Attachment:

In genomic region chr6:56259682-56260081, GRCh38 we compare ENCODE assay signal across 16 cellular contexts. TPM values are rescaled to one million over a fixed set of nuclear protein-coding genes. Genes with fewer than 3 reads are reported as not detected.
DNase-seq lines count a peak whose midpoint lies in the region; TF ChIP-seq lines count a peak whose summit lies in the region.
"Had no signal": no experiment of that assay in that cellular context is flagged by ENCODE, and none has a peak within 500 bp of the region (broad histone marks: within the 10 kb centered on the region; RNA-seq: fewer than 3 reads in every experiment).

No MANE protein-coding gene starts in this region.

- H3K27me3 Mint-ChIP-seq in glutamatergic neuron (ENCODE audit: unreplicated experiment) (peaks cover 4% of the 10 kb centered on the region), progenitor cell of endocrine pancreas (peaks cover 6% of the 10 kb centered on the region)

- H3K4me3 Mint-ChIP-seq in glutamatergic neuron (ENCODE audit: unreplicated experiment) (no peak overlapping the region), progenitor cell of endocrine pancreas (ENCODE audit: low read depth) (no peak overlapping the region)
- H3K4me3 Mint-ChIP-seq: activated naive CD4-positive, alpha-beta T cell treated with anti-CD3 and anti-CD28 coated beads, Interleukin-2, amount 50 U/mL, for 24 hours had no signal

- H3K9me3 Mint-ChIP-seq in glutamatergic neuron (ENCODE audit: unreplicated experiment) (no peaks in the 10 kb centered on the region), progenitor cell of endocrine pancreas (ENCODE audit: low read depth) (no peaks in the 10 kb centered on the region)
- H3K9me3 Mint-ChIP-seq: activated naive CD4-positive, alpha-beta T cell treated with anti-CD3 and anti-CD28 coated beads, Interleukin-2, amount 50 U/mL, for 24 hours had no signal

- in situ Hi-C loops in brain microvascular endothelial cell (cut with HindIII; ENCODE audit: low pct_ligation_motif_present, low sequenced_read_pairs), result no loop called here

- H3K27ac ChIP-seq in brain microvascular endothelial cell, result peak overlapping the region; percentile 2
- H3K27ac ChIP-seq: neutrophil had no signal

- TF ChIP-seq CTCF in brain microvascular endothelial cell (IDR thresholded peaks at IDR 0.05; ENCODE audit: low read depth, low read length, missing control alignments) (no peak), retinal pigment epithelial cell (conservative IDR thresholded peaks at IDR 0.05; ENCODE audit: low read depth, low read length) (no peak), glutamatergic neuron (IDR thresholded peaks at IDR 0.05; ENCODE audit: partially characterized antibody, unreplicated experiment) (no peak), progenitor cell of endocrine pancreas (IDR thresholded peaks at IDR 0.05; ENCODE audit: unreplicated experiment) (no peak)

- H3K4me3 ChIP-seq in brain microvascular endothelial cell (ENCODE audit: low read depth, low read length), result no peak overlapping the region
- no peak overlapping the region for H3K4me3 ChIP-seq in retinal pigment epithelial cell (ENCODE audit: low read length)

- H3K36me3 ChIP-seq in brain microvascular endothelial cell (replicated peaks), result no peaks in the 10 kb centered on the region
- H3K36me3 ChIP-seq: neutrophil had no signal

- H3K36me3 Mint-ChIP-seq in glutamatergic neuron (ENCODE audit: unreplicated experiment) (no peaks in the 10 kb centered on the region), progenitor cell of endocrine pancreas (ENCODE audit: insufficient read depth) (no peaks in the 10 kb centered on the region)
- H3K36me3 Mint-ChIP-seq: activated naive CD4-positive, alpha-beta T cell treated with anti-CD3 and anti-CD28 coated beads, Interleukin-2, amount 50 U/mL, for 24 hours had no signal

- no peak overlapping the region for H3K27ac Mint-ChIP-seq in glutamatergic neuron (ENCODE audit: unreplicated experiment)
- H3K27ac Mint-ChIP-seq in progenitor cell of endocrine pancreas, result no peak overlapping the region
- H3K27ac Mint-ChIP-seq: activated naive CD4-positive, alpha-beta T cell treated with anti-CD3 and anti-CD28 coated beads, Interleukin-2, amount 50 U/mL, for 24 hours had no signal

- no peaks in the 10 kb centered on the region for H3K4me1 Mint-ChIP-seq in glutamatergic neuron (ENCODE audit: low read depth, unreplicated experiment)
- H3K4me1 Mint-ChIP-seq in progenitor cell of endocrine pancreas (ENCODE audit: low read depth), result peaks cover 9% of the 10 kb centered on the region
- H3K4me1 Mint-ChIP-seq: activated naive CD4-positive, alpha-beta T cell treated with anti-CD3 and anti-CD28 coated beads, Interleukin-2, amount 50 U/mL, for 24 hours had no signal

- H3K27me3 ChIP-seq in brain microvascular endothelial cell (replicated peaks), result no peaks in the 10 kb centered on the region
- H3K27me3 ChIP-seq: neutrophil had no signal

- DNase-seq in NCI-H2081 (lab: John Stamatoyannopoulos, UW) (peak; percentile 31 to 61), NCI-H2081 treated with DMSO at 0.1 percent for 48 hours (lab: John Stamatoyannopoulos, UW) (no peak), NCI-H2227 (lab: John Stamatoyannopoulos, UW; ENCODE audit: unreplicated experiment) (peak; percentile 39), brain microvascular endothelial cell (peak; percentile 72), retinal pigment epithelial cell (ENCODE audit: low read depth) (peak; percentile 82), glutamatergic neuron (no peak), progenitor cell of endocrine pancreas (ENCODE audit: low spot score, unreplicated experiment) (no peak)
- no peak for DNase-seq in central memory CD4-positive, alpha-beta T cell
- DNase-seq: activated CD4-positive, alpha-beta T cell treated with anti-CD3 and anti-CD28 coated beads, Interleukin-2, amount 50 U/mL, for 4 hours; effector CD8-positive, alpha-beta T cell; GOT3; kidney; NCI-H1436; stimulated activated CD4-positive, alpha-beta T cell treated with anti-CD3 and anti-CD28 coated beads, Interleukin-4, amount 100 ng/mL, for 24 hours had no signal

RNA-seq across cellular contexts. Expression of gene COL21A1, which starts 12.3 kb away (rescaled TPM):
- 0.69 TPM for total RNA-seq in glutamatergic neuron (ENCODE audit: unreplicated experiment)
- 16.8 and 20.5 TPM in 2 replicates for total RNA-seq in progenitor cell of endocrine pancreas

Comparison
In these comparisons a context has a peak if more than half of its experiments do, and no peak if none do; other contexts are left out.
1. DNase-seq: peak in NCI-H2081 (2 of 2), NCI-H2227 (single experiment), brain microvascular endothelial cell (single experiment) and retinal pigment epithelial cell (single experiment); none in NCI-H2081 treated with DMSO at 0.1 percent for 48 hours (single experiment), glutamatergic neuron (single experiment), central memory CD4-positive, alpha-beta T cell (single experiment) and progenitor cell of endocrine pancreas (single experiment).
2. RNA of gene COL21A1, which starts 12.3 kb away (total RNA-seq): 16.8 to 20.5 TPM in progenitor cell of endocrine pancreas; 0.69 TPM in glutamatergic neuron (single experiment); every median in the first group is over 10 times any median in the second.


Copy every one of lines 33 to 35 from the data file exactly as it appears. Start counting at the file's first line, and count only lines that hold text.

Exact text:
- 16.8 and 20.5 TPM in 2 replicates for total RNA-seq in progenitor cell of endocrine pancreas

Comparison
In these comparisons a context has a peak if more than half of its experiments do, and no peak if none do; other contexts are left out.